In response, Sam Huber, founder and COO of metaverse provider LandVault, told Cointelegraph that from the perspective of metaverse builders, change starts from within. “Female developers are in the best position to know what appeals to a female audience, so it’s important to diversify developer talent,” he said of DressX. This seems to be the case, as female-led metaverse platforms like Metaverse have seen an increase in female involvement over time.

DressX founder Natalia Modenova told Cointelegraph that the digital fashion platform has encouraged creativity from day one, with the platform’s first designer being a woman.

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“Female creators dominate the DressX platform,” she said. Modenova added that DressX has launched numerous projects created and run by women. “One of the most notable is the ‘Feminine Future’ NFT drop created by innovative creative director, VFX artist and virtual fashion designer Katie McIntyre and multimedia artist Nina Hawkins. She was named the world’s leading female VFX artist.” According to Mondenova, the project provided a glimpse into how women can collaborate within the metaverse and create their own aesthetic.

Feminine future NFT drop poster. Source: DressX

From a brand perspective, a spokesperson for the luxury fashion industry told Cointelegraph that aesthetics should be a top priority when it comes to marketing in the metaverse. And you have to be tied to the brand,” she said.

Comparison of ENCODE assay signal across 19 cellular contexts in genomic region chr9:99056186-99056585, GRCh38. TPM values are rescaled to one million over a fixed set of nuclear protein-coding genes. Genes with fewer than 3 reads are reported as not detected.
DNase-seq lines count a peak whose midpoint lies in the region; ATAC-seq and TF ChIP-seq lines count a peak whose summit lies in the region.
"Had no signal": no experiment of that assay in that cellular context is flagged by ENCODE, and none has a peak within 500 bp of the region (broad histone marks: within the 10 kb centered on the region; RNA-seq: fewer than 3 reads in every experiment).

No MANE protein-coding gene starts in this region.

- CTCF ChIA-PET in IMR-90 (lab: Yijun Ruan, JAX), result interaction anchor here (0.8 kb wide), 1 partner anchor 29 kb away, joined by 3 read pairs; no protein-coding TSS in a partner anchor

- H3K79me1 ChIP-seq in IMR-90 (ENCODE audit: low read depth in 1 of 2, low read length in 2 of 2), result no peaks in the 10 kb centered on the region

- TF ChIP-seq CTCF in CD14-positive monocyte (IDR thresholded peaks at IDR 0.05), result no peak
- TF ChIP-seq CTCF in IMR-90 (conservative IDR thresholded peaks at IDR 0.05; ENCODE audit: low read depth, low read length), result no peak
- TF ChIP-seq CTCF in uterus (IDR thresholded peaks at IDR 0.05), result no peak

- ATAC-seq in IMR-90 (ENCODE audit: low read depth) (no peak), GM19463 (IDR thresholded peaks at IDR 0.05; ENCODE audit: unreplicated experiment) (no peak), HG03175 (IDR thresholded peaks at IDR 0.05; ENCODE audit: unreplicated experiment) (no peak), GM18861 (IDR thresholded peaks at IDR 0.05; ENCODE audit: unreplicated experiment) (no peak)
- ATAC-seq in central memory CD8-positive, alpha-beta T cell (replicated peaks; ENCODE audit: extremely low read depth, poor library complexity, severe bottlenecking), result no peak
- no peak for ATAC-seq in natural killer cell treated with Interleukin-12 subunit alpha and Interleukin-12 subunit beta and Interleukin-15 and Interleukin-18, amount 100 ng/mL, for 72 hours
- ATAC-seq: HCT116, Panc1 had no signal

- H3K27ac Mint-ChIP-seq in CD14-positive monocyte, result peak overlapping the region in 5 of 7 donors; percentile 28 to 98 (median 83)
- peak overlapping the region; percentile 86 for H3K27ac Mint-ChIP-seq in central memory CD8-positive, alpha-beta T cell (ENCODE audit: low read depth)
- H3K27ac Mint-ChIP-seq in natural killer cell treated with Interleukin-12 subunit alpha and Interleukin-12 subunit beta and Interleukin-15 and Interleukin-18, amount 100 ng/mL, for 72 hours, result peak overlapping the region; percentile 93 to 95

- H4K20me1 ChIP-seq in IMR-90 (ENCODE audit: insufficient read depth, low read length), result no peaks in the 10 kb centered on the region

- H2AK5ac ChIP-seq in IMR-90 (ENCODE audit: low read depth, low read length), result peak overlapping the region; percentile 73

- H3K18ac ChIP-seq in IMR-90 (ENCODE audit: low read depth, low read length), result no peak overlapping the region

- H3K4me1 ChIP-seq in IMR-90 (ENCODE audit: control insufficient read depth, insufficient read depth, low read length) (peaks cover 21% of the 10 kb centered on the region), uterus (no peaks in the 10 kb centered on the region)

Even with its visually appealing aesthetic, she noted that female engagement in the metaverse is still low, pointing out that many luxury fashion consumers still don’t understand what Web3 means. “People need to understand this space before we can get involved. Studies show that only 30% of women are truly savvy.To address these challenges, the report focuses on accessibility and education for brands to attract female consumers. It emphasizes that it is necessary

“Only 14% of women have access to metaverse platforms like Decentraland and Roblox. Education is paramount to get everyone on board,” Zaris said. Specifically, FQ has found social media to be one of her most useful tools for educating women on her Web3, she explained. “Women need social interaction and community building. Social media is the best way for brands to engage with consumers of all ages.”

Jenny Guo, co-founder of Highstreet, a retail-focused metaverse platform, further told Cointelegraph that individuals familiar with Web3 often use rhetoric not easily understood by the mainstream. Told. As such, she believes brands are hesitant to enter the space because traditional consumers typically don’t understand how these ecosystems work. With the availability, ease of access, and the willingness of brands to experiment within the metaverse, more brands, especially boutique brands, will expand their market into the Web3 world,” she said. I was.